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The Gibbon Experience

LAOS | Saturday, 10 June 2017 | Views [287]

The Gibbon Experience, Laos

I read about the Gibbon Experience on an online travel blog and further investigated the website for what I assumed to be a trekking company visiting monkeys in the jungle. The company had two trips to choose from: The Classic Experience (three days, two nights), or the Express (two days, one night). I chose the Classic experience as it advertised the most likely way to encounter the Black Crested Gibbons. Just a little aside on these arboreal mammals, gibbons are actually apes not monkeys. They have long gestational times producing few offspring in their 40-50 year lifespan. Gibbons display sexual dimorphism (females and males are different colors) and they are monogamous with their mate. Most interestingly, their long arms and perfected acrobatic movement allow them to swing from tree branches with an airborne distance of 50 ft at up to 35 mph. Wow, impressive!
The trip required the participants to be "physically fit", more like professional mountain hiker. And "comfortable with heights" was required since the accommodations were in tree houses at canopy height (>100 ft) connected only by zip lines. Got it, let's do this. I arrived prior to the 9 am departure time only to find I was one of 12 people headed out, a little larger group than I had expected. Most of the group loaded up into the back of a truck and myself, a couple, and the crew in another truck. We started off in a downpour of rain with the prediction of more rain to come. The trucks took us on an hour long ride through paved mountain roads and another 40 minutes on muddy carved out paths wide enough for a truck, a rough ride. About half way along the dirt road our truck broke down while the other truck sped ahead not knowing of our predicament. At that point walking to the village was our only option, also the starting point for an additional 1 hour hike just to base camp. To make a long story short we made it to the village given the help of another rescue vehicle, then walked through a few small rivers, up slippery muddy trails, arriving drenched, tired, hungry, and knowing we still had another thirty minutes to go. Now came the tantrum which led to my few days of solitude. The woman of the couple I was traveling with found out that most of our group would be staying together in one treehouse and the three of us would be in a smaller tree house. Her goal was not only to zip line and see gibbons but stay up late having bonding sessions with the others. She demanded to be with the other group leaving me the odd man out since the tree houses were now at capacity, except one. I now had my own private guide, private treehouse, and still daily meet-ups with the group. I was thrilled! Treehouse number three had by far the best panoramic view of the mountains where every morning and evening I watched the low lying clouds drift in, nestling in the valleys. The sunset always said goodnight leaving me with the sounds of the toads grunting, the night birds singing, and the bats squeaking as they hunted my predators, the mosquitos.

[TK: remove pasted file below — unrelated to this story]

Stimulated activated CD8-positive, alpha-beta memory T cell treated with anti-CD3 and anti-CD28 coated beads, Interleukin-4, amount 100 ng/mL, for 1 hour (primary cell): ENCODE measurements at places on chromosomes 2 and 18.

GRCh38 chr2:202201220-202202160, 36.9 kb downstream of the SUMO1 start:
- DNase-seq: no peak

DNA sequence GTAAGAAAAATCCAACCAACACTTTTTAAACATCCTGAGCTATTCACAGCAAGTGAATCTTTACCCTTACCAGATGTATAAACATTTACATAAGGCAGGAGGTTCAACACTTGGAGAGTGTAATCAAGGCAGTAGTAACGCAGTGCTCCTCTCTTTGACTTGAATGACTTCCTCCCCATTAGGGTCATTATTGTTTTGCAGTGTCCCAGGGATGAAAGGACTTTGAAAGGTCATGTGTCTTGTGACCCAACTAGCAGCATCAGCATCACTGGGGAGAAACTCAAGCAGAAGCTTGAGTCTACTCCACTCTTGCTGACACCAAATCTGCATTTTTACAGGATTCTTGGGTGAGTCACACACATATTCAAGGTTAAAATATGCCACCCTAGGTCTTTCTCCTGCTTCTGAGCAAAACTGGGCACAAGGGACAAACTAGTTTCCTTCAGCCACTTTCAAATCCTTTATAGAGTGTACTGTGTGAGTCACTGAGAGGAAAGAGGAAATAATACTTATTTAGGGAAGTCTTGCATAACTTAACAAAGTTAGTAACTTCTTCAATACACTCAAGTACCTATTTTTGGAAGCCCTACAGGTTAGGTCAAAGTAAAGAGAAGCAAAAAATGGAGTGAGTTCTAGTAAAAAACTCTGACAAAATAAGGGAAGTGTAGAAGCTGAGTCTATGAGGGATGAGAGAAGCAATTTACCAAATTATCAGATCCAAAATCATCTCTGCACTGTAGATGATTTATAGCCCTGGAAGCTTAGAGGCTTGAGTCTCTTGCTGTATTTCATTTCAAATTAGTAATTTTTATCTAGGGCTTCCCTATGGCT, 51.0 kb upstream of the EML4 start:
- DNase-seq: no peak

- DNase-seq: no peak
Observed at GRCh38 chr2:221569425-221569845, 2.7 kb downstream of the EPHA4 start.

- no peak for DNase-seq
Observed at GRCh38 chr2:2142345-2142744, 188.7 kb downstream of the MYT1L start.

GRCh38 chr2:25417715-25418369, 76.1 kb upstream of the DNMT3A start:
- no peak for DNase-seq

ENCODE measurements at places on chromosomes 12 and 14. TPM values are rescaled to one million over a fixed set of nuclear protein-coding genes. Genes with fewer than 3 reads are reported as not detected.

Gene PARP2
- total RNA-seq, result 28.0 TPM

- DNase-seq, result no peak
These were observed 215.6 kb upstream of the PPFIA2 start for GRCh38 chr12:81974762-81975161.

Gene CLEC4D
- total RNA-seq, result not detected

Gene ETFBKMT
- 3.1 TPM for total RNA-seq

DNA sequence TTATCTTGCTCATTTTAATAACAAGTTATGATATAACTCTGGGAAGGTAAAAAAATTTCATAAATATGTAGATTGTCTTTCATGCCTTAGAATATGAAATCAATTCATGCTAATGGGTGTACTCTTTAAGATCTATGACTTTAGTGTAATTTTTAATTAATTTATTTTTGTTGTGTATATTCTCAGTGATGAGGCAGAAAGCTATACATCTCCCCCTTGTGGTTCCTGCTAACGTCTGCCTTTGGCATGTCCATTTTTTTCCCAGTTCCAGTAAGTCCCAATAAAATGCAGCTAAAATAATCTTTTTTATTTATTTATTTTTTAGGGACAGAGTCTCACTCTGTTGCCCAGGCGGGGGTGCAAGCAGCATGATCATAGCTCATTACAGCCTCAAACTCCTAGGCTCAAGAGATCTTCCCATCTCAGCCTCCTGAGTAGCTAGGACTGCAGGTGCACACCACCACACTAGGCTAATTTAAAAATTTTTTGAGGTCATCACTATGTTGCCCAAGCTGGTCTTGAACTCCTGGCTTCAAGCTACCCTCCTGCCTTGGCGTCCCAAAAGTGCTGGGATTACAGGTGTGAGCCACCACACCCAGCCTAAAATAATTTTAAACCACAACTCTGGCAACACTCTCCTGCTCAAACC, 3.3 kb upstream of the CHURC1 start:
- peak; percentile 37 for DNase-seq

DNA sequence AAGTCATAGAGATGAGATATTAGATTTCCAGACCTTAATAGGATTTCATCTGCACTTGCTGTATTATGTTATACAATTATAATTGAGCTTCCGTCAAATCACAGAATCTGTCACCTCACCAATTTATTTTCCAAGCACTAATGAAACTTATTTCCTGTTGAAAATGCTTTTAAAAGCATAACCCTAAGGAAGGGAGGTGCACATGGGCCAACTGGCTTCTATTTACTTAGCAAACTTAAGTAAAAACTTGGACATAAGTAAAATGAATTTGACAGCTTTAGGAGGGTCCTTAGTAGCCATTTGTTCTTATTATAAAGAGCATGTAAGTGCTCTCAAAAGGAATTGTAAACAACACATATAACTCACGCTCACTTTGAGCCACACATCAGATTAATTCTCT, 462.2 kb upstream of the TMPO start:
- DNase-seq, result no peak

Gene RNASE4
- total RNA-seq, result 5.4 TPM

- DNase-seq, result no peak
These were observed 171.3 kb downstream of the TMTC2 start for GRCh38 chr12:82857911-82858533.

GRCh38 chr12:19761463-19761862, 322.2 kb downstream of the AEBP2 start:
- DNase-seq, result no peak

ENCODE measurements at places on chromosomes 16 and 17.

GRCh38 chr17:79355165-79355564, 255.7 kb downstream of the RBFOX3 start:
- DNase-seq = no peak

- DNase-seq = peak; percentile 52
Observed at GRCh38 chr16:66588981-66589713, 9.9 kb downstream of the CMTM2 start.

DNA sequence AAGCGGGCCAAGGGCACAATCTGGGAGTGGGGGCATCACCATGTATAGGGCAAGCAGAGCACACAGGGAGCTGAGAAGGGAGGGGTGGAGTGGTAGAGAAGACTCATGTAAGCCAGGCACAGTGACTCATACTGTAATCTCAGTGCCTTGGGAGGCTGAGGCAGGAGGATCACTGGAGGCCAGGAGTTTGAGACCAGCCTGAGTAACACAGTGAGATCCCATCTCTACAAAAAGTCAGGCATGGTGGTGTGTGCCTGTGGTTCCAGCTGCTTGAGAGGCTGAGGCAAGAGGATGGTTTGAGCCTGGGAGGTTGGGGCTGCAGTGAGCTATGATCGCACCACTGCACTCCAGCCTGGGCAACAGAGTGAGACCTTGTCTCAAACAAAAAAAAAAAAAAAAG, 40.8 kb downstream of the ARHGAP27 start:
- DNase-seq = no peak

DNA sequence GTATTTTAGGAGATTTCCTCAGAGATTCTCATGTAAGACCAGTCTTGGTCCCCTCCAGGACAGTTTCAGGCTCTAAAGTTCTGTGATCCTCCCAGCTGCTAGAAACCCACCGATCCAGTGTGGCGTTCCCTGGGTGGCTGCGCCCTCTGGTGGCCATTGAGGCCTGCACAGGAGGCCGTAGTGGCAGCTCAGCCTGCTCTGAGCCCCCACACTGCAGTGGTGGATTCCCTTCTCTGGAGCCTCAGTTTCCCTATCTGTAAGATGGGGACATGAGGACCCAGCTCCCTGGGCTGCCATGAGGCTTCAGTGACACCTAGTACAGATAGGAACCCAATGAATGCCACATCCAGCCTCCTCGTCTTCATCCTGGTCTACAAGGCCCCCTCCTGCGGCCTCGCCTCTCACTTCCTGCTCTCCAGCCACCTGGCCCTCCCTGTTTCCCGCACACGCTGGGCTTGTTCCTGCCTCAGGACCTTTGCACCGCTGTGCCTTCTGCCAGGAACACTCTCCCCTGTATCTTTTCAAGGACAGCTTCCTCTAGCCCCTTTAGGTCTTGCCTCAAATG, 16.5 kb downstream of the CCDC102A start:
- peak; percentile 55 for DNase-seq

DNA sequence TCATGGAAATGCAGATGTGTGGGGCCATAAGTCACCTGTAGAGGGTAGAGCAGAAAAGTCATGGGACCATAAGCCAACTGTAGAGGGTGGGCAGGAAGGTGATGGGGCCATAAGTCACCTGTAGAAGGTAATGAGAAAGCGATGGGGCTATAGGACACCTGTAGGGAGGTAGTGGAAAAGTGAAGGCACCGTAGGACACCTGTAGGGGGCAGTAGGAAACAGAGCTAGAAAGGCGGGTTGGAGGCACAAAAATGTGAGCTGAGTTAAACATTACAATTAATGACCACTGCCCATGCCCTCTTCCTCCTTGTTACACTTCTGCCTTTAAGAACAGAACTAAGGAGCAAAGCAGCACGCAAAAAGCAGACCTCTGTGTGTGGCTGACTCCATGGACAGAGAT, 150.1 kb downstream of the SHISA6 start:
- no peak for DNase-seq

Everyday I woke up with the sunrise. Time did not exist; I had left my phone with my belongs in the office in Huay Xi. Within an hour the chorus began, the gibbons started their calls. Apparently they call out for a couple of reasons: to have a duet with their lifelong mate thus strengthening their bond, for territory disputes, and mating of course. It's difficult to describe the sound but one lone gibbon usually starts things off then a few others chime in. The calls begins as a deep, long siren increasing in pitch. After a few rounds, one gibbon will change the tune. The only way I can think to describe it is similar to a ray gun used in the 1950s alien movies, sort of a rapid fire staccato sound. You know the sound, your probably doing it in your head right now. The gibbons carry on for 5-10 minutes. The experience is moving, a reminder of the beauty in your infinite connection with life. I live for this.
I did actually see the Gibbons. My guide took me on a tour of all the tree houses and I was lucky enough to watch a small family goofing off in the trees. Being quiet and still was the best way to find and observe them. This was one benefit of being separate from the group. The others didn't see the gibbons on the trip.
As for the rest of the trip, we did fight another short rain storm which led to the pleasure of pulling leaches off my socks and shoes. We did have an hour and a half each day cruising the zip lines that formed a circuit you could traverse (approximately 23 cables total in the camp). We all became experts at setting up our gear on ourselves and the line. Accurately judging the landing platform was a small challenge but the view in and above the canopy provided a rush of endorphins that quickly made us junkies, repeating to circuit never got old.
At last we had to return, if not due to the end of our stay then definitely due to the need for a shower. Although the tree houses provided a shower, toilets, and clean drinking water, the humidity and mud never seemed to let up. So away I went, on the bumpy road, window down, breeze through my hair, sun on my arm, and countryside to view.

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